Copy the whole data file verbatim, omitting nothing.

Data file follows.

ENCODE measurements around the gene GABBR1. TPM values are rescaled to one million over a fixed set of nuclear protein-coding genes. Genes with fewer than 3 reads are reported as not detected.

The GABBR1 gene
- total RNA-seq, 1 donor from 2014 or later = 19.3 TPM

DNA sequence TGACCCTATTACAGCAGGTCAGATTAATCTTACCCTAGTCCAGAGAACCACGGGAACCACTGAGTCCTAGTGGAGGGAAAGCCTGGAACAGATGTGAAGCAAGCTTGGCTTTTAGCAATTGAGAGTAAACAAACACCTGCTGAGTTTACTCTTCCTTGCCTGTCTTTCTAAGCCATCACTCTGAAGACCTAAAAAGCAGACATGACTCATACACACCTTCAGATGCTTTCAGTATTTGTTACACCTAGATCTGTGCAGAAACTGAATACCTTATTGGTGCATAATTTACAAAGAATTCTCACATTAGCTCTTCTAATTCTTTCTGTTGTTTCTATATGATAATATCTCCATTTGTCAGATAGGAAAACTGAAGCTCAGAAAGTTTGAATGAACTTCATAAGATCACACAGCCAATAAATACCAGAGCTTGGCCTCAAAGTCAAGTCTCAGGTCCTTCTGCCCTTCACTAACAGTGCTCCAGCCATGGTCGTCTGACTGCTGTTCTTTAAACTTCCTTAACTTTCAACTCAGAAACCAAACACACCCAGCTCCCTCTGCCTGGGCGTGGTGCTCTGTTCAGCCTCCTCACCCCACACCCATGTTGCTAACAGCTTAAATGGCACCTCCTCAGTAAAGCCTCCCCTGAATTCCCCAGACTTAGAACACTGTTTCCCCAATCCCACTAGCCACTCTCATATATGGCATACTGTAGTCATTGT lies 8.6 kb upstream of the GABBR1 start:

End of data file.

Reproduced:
ENCODE measurements around the gene GABBR1. TPM values are rescaled to one million over a fixed set of nuclear protein-coding genes. Genes with fewer than 3 reads are reported as not detected.

The GABBR1 gene
- total RNA-seq, 1 donor from 2014 or later = 19.3 TPM

DNA sequence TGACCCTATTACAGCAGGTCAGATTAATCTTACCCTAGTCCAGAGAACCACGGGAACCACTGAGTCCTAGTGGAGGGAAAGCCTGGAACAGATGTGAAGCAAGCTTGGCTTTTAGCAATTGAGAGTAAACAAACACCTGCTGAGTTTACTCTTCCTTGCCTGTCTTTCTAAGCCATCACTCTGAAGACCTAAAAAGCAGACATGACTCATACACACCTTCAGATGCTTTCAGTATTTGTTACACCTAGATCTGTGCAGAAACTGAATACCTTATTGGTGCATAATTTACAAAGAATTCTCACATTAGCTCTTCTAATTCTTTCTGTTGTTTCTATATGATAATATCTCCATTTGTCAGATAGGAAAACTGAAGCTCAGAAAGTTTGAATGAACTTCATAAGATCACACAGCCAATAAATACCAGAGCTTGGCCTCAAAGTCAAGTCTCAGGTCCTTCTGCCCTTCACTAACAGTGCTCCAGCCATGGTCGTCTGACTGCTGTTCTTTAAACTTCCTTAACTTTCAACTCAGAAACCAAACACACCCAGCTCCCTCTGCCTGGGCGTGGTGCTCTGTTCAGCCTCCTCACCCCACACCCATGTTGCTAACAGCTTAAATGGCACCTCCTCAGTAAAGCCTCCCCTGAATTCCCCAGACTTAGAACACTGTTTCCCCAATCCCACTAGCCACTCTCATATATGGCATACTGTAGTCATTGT lies 8.6 kb upstream of the GABBR1 start: